Selectivity ✘ Different radiation doses for different microorganisms ✓ Oxidation of any organic matter
Ozone generation ✘ Possible, if a lamp with a maximum wavelength of 195 nm is used ✓ Ozone-free
Residual macromolecules ✘ Organic residual from microorganisms ✓ Complete oxidation to the simplest compounds
Operation mode ✘ No more than 8 h/day ✓ 24/7
Comparison between HEPA-filters and AL technology
Aspects НЕРА AL
Microorganism inactivation ✘  Impossible ✓  Efficient
Destruction of odor and allergens ✘  Impossible ✓  Efficient
Destruction of non-organic contaminants ✘  Impossible ✓  Efficient
Filter capacity ✘  Low ✓  High
Airflow resistance ✘  High ✓  Low


All AL air purification and disinfection systems use photocatalysis to oxidize and inactivate the chemical and microbiological pollutants in air.

Today photocatalysis is defined as “acceleration or initiation of chemical reactions under exposure to light in the presence of photocatalysts that, as a result of adsorbing quantum of light, are capable of causing chemical transformation of the reagents, forming interim chemical compounds with the latter, and regenerating their chemical composition after each such interaction cycle”.

The concept of the photocatalytic purification method is the oxidation of substances on the surface of a catalyst under soft spectrum A UV-radiation (320-400 nm). As purification reactions occur at room temperature, toxic impurities do not accumulate on the purifier filter but decompose to harmless air components, such as carbon dioxide, water, and atmospheric nitrogen.

Photocatalysis principle

Harmful organic, non-organic, and trace element contaminants, as well as bacteria, viruses, and fungi spores get adsorbed on the surface of a photocatalyst applied to a porous foundation (photocatalytic filter). Exposed to the light range emitted by the UV lamp (320-400 nm), they oxidize to carbon dioxide, water, and atmospheric nitrogen.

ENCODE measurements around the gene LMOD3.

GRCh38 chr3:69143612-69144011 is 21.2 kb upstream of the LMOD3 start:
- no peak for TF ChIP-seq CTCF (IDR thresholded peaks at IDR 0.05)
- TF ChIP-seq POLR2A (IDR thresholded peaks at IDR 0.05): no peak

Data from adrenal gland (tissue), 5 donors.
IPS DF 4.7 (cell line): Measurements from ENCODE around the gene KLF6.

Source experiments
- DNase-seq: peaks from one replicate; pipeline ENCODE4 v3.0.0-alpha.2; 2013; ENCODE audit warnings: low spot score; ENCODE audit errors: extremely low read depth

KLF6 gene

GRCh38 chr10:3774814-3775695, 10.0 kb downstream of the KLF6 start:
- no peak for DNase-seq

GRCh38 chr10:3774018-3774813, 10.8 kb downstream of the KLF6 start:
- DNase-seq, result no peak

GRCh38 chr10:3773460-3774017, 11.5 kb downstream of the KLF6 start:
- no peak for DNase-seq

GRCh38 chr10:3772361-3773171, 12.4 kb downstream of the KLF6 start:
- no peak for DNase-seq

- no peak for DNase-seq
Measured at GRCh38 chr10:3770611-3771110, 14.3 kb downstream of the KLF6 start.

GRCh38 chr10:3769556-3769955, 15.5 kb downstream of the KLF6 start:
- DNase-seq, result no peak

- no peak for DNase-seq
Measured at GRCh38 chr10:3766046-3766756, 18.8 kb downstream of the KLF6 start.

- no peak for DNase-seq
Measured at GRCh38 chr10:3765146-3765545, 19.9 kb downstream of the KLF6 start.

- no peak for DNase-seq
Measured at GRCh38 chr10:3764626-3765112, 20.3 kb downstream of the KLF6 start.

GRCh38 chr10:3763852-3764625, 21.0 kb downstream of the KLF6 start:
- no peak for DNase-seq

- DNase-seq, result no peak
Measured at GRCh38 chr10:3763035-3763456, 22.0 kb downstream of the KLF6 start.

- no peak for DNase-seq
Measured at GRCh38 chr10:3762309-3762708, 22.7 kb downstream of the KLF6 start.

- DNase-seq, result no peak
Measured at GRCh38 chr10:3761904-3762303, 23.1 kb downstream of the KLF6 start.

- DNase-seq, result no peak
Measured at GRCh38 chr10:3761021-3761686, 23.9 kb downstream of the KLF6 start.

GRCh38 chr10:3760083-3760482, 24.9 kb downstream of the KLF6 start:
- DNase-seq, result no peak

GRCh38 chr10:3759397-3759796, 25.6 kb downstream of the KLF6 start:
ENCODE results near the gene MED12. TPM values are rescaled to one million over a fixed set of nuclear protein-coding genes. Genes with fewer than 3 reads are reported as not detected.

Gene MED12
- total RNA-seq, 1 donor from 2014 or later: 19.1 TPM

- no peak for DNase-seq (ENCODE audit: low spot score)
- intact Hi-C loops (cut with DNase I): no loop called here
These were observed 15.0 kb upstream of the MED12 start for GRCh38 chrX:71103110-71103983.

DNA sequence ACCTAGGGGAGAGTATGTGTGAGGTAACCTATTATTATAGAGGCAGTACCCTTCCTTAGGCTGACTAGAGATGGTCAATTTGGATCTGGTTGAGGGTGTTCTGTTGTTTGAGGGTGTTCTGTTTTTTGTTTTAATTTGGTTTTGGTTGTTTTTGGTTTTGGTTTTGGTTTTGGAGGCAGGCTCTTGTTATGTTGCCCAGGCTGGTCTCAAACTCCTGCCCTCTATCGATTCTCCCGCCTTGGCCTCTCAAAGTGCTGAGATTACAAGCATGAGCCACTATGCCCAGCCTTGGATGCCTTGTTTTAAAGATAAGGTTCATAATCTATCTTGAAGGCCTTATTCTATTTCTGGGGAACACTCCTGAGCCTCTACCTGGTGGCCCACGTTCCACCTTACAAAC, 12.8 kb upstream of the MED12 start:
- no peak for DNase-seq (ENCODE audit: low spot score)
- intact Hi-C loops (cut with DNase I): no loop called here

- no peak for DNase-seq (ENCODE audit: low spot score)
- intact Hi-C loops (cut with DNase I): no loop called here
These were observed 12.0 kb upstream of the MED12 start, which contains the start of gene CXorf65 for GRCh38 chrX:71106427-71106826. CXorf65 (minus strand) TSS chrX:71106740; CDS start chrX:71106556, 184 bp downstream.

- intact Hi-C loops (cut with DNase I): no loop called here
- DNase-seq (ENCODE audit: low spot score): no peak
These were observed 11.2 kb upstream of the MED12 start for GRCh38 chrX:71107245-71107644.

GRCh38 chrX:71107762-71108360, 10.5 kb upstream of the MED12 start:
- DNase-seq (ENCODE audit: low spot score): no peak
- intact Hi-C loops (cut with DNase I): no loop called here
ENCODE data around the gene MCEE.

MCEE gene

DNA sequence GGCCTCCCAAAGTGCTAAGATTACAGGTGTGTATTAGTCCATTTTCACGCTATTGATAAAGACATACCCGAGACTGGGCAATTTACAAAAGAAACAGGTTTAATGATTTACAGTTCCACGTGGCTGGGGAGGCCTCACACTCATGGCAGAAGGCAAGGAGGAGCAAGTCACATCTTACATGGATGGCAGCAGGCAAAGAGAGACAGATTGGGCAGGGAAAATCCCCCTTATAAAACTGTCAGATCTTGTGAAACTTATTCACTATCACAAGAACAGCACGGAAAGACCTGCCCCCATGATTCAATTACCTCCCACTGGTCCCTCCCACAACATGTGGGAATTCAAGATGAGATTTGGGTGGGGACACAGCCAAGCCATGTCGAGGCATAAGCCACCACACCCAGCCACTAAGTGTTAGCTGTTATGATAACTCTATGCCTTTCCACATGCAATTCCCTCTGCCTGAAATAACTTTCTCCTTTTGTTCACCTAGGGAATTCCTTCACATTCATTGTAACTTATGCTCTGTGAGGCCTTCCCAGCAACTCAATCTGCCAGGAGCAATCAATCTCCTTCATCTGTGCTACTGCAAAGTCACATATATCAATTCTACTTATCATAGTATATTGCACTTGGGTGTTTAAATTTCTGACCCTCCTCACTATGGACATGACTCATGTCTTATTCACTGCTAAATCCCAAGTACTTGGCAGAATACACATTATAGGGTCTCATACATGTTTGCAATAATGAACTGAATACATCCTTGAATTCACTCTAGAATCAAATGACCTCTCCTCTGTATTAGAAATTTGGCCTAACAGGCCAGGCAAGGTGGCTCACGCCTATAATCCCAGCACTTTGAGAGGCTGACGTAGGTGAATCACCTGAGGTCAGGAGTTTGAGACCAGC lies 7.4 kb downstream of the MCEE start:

Used as a catalyst, modified titanium dioxide (TiO2) is a semiconductor compound. In such compounds, electrons are believed to exist both in free and bound states. In the first case, the electrons move on the lattice formed by Ti4+ cations and O2- oxygen anions. In the latter case, the electrons are mostly bound with the lattice ion and form part of a chemical bond. Freeing such an electron requires at least 3.2 eV of energy. Such energy may be supplied by a light quantum with a wavelength of 320-400 nm.

This means that, as light is absorbed by a TiO2 particle, a free electron and an electron vacancy are formed. In semiconductor physics, such a vacancy is called an electron hole.

Both the electron and the hole are quite mobile. Moving within the semiconductor particle, part of them recombines, but part jumps to the surface and gets trapped by it.

The electron and the hole trapped by the surface are quite definite chemical particles. For instance, the electron may be Ti3+ on the surface, while the hole is localized on the lattice oxygen, making O-. As a result, some extremely chemically reactive particles appear on the oxide surface. In terms of oxidation-reduction potential, the reactivity of the electron and the hole on the TiO2 surface is characterized with the following values: the electron potential is ~ -0.1 V, and the hole potential is ~ +3 V relative to a standard hydrogen electrode.